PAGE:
As I spoke to John Barclay this afternoon there was something fairly evident: rugby is the thing he wants to talk about. As he is sucked into the centre of a maelstrom, and the fans whip and spin around him, he displays a singular focus. All the talk may be about contracts, but the flanker’s attention is drawn to the cynosure of contact.
“I try not to pay attention to the talk,” he tells me when I bring up the number of £300k and Richie Gray’s departure plans. “Richie is an intelligent guy. He made the decision he thought was best for him. I am going to do what is right for me.
“After the World Cup I knew that my contract was soon to be up. I’m not thinking about that just now, though. I just wanted to start playing with the boys [at Glasgow] again. I just want to play rugby.”
The hard-working 7, known for his collision skills but also his ability to attach himself to the end of an offload, is aware of his context. Of course he is. He chooses, however, to rise above it. At least for the time being. With this approach we must applaud his sense of timing, unlike those in Sale Sharks’ PR team.
With the figure of £300k being floated in the press and not being rebuked by the SRU it has grown in significance. Maybe the Union want us to know they are willing to spend cash on players. Maybe they want us all to know that if a quality player –any quality player – needed money to convince them to play in Scotland, the money would be made available. Again, maybe not. It is irrelevant because as I prod Barclay with a question of whether or not that figure has added to the pressure on him to re-sign with Glasgow he fixes me the line “we don’t play rugby for the money, we play rugby because we love it.”
This answer serves two purposes. Firstly, it lets me know he is not thinking about the cash. Secondly, this answer pre-emptively suggests that if he were to leave it would be for rugby reasons.
He reveals to me that he met with Andy Robinson last night. “We had not spoken since the World Cup and since my holiday. It was a debriefing. He does agree with me, though, that it is important to enjoy my rugby.”
I find this hard to believe that that is all they were talking about, particularly with the abrupt announcement of Richie Gray’s contract situation. He made a point of telling me about the meeting, after all. So I ask him again. I could almost sense him fighting a little smile. “As I said, it is just about enjoying rugby again. It was just a catch-up.”
Could he continue to improve if he were to stay at the Warriors, though?
“Of course. I think it is an exciting time in Scotland with [Mark] Dodson coming in. It has taken a long time for this change to happen,” that hint of a smile again: “I maybe wish it had happened earlier. The World Cup was disappointing and we didn’t play particularly well in our four games, but you can’t make excuses. You just come back and try to have fun.”
Fun is something Glasgow certainly seem to be having. They are 4th in the RaboDirect PRO12 and have won five games. Three of those wins were away from home. The last two wins had Barclay in the squad.
“Am I Glasgow’s lucky charm? Look, the boys had been up against it, especially because of our squad size, and the younger guys have really stepped up. With eleven missing we got some results away from home.
“I’ve never beaten Leinster away, but the boys did. We got a bonus in Cardiff. If it wasn’t for a kick we would have beaten Treviso.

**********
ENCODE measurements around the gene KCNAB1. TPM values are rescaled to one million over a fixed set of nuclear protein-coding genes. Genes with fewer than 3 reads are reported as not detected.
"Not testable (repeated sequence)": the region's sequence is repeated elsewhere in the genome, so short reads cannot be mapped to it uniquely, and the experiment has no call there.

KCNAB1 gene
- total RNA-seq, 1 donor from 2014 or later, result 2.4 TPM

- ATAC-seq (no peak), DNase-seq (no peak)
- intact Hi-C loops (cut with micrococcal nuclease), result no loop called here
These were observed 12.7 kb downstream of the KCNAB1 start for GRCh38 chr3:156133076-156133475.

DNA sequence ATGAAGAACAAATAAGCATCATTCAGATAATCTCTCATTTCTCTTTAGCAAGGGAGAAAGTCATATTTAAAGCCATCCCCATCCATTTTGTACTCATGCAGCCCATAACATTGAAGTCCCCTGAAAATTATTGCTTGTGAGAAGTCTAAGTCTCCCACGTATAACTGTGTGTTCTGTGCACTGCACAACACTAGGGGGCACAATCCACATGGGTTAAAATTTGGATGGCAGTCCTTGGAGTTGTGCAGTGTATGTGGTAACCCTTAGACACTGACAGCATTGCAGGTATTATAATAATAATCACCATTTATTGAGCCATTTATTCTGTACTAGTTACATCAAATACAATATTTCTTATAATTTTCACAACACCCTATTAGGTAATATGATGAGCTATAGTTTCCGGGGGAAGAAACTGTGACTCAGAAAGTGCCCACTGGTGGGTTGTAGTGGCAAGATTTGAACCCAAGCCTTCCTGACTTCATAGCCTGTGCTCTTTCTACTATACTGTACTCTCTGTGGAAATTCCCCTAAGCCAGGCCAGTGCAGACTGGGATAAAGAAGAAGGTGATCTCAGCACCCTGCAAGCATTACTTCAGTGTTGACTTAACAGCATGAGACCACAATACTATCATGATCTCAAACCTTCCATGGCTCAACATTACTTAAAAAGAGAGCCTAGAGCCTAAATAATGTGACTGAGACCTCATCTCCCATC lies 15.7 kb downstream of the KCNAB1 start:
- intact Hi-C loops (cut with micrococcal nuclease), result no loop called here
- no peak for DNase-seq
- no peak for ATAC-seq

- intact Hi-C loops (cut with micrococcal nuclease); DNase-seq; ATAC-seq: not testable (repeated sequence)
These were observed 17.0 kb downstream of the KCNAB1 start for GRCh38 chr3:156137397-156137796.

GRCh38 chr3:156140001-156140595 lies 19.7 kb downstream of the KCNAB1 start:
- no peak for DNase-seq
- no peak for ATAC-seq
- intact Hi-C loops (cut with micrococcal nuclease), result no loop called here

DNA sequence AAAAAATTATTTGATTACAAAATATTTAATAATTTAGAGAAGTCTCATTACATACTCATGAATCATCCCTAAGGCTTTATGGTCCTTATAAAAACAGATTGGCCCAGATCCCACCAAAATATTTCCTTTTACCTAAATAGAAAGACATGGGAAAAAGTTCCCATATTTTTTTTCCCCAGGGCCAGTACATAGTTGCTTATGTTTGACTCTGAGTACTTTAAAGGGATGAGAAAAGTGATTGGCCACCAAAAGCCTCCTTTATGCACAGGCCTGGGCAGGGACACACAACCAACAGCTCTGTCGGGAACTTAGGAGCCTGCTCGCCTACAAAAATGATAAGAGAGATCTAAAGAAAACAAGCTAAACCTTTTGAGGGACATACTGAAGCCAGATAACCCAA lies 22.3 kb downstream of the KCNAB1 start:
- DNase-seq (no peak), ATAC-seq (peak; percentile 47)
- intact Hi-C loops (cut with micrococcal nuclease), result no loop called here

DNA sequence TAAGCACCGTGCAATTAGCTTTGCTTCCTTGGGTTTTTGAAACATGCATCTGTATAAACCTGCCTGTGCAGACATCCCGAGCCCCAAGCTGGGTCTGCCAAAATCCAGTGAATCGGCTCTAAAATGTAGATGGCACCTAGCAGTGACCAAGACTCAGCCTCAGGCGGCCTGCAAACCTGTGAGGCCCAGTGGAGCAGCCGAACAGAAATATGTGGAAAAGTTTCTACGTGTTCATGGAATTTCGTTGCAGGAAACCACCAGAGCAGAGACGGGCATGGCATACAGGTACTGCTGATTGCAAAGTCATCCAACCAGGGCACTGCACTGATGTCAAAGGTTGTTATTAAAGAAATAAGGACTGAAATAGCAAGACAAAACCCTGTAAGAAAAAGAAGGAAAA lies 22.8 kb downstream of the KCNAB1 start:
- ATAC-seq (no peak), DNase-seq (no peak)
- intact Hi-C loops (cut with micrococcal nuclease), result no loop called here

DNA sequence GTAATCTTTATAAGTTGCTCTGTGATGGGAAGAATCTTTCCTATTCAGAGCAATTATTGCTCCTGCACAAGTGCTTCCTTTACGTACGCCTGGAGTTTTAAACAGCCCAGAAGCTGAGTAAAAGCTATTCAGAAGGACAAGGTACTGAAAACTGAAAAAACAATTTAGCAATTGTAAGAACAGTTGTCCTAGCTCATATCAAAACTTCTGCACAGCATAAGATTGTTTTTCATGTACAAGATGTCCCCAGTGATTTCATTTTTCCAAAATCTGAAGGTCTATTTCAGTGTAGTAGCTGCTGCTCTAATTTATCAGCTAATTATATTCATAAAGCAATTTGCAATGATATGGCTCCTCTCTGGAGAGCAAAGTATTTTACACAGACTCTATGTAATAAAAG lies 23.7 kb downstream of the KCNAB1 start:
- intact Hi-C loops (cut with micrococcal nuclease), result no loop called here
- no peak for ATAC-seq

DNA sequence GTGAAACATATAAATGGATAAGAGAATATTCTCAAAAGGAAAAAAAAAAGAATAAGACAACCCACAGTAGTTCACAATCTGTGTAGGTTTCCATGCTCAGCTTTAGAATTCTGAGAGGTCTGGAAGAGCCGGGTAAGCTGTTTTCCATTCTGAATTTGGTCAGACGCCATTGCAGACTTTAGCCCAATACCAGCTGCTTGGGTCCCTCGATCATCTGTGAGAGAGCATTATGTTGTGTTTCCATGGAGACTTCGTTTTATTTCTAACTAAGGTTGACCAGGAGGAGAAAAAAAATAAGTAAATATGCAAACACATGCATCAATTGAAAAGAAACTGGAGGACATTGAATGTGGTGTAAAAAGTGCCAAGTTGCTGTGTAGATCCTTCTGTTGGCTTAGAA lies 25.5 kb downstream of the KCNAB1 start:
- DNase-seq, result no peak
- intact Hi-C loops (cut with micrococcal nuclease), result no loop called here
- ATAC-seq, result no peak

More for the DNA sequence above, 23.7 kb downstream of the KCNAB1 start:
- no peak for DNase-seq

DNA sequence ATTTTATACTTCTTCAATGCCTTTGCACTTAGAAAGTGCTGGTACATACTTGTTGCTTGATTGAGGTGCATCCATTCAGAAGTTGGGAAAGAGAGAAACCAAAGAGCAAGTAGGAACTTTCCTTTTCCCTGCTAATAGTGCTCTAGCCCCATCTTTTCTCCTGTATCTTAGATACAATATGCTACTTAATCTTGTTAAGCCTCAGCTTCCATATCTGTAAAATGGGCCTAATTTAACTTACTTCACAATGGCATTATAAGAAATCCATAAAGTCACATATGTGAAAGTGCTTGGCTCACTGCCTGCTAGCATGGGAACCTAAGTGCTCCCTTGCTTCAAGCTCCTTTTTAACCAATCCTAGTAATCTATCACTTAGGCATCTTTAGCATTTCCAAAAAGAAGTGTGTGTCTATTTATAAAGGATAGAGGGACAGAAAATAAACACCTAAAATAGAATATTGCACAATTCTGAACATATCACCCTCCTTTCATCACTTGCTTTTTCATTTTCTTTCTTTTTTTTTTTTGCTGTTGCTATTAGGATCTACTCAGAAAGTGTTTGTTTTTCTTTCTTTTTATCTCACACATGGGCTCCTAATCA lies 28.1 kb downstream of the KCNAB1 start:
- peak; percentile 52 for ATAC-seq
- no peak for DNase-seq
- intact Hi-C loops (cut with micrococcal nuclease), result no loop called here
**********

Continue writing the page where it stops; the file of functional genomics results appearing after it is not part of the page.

“We enjoy playing away from home. I was looking at Saracens in the Aviva Premiership and they have the best away record. They don’t have a huge home support and so enjoy the challenge of playing away. We don’t have a huge home crowd ourselves so when we go away we relish the bigger occasion.”
On Sunday, as Bath visit in the first Heineken Cup game of the season, Glasgow face a big occasion regardless of where it is and with the European stage being the most intensely fought and with Glasgow looking to progress past the group stages for the first time in their history Barclay concedes that Firhill may well be the perfect place to start.
“It is nice to have the home comforts,” he accepts. “It should be interesting for me to play the likes of Francois [Louw], who I’ve never played against, but seen plenty of. It should also be good to play Simon [Taylor].
“I watched Simon a lot when I was younger, but as I came up some people were saying he was past it. After playing with and against him, though, I can say that he is one of the best I have ever played with. Speaking to a few guys down South they have also said he was Bath’s best player last season.”
And what about this ‘Geech Factor’ everyone has been talking about?
“I hadn’t even thought about it until you mentioned it! He [Sir Ian McGeechan] has earned a lot of respect and his reputation probably goes before him. I’ve never played under him so I don’t know too much about it. It is a cliché, but you can only focus on this game and the guys on the pitch. We are certainly looking for a win here, because if you don’t win your first game the rest get so much harder.”
It certainly seems that this young man knows what is expected of him. He knows what is ahead. He wants to enjoy a bit more rugby, and that involves locking horns with an English side this weekend. He is determined, I’ll give him that. As we wrapped things up I asked him about image rights and the power of the spotlight. He claims he does not stand out as much as someone like Richie Gray and if he were to stay at Glasgow he wouldn’t go looking for that sort of attention. We both laugh at his modesty, and then we both hang up.
He doesn’t want to talk about contracts, money and the spotlight. He wants to get the rugby out of the way first.